A dripping faucet is more than annoying; it’s expensive. Even small leaks can waste significant amounts of water. Hot water leaks are not only a waste of water, but also of the energy needed to heat the water. Leaks inside a toilet can waste up to 200 gallons of water a day. Toilet leaks can be detected by adding a few drops of food coloring to water in the toilet tank. If the colored water appears in the bowl, the tank is leaking. If you have a leaking faucet or toilet, stop pouring money down the drain and repair it.

Use Water-Saving Plumbing Fixtures/Appliances

Since passage of the Federal Energy Act in January 1994, all new manufactured toilets use 1.6 gallons per flush. If your present toilet was manufactured before 1994, consider placing a plastic gallon container in the tank toilet to save water with each flush.

Install low-flow showerheads that use no more than 2.5 gallons per minute at maximum flow.

Install low-flow faucets that use no more than 2.2 gallons per minute at maximum flow.

Replace the more common, less efficient, top loading clothes washer with a high-efficiency, front-loading washer that uses about 30 percent less water and 40 to 50 percent less energy.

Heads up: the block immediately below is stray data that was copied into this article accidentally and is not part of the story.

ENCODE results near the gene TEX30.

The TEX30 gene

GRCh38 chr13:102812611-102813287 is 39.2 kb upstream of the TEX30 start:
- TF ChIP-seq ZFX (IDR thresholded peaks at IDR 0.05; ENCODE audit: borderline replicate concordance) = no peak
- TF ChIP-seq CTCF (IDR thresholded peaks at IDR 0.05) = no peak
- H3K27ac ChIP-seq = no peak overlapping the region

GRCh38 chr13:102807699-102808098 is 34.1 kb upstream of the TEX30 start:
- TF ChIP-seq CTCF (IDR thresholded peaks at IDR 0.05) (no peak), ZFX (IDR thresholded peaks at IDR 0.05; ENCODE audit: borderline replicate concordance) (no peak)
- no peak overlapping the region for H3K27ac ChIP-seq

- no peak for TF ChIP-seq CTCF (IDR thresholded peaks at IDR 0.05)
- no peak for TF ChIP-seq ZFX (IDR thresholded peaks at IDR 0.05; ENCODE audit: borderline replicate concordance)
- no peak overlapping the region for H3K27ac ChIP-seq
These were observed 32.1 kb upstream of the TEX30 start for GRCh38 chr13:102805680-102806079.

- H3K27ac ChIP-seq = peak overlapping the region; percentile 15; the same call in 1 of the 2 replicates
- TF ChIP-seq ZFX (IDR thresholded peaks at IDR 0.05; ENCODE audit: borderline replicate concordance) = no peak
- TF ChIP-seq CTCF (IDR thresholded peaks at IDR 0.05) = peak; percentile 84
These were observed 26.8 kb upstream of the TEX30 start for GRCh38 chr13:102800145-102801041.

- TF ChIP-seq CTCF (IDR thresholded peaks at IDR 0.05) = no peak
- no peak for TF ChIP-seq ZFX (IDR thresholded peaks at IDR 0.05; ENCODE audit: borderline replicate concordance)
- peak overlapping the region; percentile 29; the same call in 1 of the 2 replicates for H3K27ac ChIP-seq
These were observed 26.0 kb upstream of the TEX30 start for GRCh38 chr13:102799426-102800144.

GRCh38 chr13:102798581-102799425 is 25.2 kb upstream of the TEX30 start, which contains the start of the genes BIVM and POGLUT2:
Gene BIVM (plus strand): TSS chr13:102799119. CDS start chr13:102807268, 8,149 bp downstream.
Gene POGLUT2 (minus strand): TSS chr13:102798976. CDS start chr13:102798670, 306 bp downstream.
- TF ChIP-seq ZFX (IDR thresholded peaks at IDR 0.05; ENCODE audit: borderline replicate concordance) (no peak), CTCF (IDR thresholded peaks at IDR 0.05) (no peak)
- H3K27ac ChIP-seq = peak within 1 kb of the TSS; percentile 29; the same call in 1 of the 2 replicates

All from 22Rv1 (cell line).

Operate clothes washer and dishwasher only when they are fully loaded.

Use the proper washer level or load size selection on clothes washers.

Install low-flow aerators on all faucets.

Change Water Use Habits

Inside the Home
Turn the faucet off while brushing your teeth. Use a glass of water for rinsing your teeth.

When shaving, use a sink filled with rinse water. Do not let the faucet flow.
Take short showers instead of baths and consider bathing small children together.
Do not use the toilet as a trashcan.

If the shower has a single hand control or shut off valve, turn off the flow while soaping or shampooing.
Refrigerate a bottle of drinking water instead of letting a faucet flow until the water is cold enough to drink.
Turn the faucet off while cleaning vegetables. Rinse them in the sink with the drain closed or in a pan of water.
 If you wash dishes by hand, do not leave the faucet flowing for rinsing. Instead, use a dish rack and spray device to rinse them. If you have two sinks, fill one with soapy water and one with rinse water.
Fill the sink with water to pre-rinse dishes before putting them in the dishwasher. 

Outside the Home

Use a broom, not a hose, to clean driveways, steps, and sidewalks.